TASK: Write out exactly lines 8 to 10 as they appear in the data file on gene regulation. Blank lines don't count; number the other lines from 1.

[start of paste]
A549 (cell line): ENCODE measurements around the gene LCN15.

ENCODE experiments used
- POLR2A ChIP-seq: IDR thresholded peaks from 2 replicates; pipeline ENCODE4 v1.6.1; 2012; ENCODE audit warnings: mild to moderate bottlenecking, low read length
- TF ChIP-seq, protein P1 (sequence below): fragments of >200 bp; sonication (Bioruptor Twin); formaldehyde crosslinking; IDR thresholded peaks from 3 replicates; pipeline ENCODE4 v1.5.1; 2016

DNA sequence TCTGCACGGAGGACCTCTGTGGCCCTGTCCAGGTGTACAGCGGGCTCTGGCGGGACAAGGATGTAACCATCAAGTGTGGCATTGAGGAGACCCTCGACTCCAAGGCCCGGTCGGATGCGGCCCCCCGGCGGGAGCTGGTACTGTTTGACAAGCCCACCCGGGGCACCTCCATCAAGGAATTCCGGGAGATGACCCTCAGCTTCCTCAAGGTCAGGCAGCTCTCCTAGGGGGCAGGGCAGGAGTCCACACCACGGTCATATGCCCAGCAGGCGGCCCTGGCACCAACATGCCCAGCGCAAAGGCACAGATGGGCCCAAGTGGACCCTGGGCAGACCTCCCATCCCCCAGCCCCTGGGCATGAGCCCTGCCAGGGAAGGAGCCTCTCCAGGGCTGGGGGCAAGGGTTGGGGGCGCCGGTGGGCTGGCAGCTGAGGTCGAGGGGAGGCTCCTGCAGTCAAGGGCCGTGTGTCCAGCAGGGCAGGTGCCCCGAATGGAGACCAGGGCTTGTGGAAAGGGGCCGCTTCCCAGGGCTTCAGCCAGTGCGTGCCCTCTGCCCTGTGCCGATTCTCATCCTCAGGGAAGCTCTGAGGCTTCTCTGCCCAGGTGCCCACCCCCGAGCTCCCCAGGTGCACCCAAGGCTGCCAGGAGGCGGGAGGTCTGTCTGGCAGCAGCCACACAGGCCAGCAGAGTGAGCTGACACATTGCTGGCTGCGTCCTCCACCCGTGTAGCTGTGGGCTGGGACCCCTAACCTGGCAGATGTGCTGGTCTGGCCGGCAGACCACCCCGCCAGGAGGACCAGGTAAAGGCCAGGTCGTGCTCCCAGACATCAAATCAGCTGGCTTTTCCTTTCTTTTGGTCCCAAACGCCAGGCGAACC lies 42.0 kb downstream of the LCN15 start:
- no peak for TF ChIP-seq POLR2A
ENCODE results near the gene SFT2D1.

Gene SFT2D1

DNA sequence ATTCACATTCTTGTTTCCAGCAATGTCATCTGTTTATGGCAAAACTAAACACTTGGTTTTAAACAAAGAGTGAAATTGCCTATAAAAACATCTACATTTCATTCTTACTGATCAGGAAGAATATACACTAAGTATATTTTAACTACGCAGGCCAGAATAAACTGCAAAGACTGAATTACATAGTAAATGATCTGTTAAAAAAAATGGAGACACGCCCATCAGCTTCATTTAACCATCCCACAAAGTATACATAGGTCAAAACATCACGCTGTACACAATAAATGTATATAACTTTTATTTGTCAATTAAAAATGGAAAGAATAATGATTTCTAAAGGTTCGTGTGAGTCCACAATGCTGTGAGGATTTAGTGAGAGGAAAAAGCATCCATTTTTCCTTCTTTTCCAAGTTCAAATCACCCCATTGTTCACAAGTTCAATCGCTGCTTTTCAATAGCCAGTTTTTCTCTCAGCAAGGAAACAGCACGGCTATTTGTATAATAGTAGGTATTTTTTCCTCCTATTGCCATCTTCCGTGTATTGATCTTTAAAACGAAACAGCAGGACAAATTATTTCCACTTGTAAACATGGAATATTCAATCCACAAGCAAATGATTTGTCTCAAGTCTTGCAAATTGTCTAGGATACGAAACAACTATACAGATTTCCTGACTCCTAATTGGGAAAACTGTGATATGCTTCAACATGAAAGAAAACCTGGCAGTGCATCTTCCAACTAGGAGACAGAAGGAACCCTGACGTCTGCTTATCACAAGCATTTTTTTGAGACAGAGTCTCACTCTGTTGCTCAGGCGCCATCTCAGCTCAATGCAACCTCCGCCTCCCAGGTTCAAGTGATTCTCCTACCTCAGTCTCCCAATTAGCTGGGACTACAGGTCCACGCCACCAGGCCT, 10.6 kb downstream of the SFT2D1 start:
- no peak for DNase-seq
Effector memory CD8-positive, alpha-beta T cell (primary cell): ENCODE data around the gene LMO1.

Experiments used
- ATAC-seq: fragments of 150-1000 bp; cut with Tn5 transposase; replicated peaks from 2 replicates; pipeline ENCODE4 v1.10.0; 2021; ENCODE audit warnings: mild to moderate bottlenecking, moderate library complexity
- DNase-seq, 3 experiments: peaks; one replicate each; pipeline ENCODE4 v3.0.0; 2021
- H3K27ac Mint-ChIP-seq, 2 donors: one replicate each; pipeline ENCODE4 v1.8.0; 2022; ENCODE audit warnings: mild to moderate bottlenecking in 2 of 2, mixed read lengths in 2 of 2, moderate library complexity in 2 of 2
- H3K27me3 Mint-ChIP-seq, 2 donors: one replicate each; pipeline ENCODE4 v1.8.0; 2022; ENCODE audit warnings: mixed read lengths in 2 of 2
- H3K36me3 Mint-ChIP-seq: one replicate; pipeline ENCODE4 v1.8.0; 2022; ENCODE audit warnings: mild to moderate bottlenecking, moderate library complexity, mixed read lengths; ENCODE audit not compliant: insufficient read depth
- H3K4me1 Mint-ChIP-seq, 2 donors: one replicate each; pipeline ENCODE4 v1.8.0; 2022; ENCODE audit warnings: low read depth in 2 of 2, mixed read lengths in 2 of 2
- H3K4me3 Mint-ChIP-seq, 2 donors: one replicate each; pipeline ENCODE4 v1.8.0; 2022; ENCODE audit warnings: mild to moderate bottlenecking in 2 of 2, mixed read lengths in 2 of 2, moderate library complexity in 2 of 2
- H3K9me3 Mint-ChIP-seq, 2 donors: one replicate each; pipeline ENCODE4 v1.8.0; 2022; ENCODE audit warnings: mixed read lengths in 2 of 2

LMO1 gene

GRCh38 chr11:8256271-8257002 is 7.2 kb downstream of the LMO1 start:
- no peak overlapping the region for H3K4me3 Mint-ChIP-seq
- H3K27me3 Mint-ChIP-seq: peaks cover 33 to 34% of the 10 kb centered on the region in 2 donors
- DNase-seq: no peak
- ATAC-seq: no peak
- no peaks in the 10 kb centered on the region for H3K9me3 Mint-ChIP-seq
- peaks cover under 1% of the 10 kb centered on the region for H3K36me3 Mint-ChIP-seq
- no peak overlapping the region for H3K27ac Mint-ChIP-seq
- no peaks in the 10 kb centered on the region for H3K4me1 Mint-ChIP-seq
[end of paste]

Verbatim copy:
Gene SFT2D1

DNA sequence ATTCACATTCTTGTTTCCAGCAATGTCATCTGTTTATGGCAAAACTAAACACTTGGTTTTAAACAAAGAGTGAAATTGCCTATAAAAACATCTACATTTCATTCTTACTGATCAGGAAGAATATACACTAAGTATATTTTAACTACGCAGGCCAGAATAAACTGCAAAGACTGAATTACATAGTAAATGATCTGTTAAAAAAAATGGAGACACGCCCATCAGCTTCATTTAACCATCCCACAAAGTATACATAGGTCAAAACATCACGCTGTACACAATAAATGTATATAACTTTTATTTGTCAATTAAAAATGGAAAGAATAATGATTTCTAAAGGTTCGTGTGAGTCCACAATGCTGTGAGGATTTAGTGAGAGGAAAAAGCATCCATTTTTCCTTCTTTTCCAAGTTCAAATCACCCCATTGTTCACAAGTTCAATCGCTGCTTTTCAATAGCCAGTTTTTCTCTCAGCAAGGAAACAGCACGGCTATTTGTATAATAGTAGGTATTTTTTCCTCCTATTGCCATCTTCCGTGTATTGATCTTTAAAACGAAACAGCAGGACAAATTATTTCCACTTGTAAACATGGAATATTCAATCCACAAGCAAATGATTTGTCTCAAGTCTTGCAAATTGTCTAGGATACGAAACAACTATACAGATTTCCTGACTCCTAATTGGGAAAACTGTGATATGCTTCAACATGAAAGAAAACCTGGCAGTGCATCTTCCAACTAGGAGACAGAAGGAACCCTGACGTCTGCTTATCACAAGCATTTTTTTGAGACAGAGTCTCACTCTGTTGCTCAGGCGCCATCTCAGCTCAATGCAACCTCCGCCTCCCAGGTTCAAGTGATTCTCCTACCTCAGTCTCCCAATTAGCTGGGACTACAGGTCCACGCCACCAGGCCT, 10.6 kb downstream of the SFT2D1 start:
- no peak for DNase-seq